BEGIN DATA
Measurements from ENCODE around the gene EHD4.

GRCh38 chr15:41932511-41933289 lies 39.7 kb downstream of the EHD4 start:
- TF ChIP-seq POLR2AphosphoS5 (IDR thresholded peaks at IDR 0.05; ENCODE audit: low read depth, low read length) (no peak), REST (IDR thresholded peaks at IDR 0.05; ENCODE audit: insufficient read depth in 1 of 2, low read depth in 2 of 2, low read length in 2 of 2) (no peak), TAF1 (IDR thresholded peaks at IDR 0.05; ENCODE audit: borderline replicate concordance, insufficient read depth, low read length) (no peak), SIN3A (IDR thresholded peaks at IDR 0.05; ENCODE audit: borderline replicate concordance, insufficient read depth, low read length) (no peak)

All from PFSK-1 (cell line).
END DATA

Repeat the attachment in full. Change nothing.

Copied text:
Measurements from ENCODE around the gene EHD4.

GRCh38 chr15:41932511-41933289 lies 39.7 kb downstream of the EHD4 start:
- TF ChIP-seq POLR2AphosphoS5 (IDR thresholded peaks at IDR 0.05; ENCODE audit: low read depth, low read length) (no peak), REST (IDR thresholded peaks at IDR 0.05; ENCODE audit: insufficient read depth in 1 of 2, low read depth in 2 of 2, low read length in 2 of 2) (no peak), TAF1 (IDR thresholded peaks at IDR 0.05; ENCODE audit: borderline replicate concordance, insufficient read depth, low read length) (no peak), SIN3A (IDR thresholded peaks at IDR 0.05; ENCODE audit: borderline replicate concordance, insufficient read depth, low read length) (no peak)

All from PFSK-1 (cell line).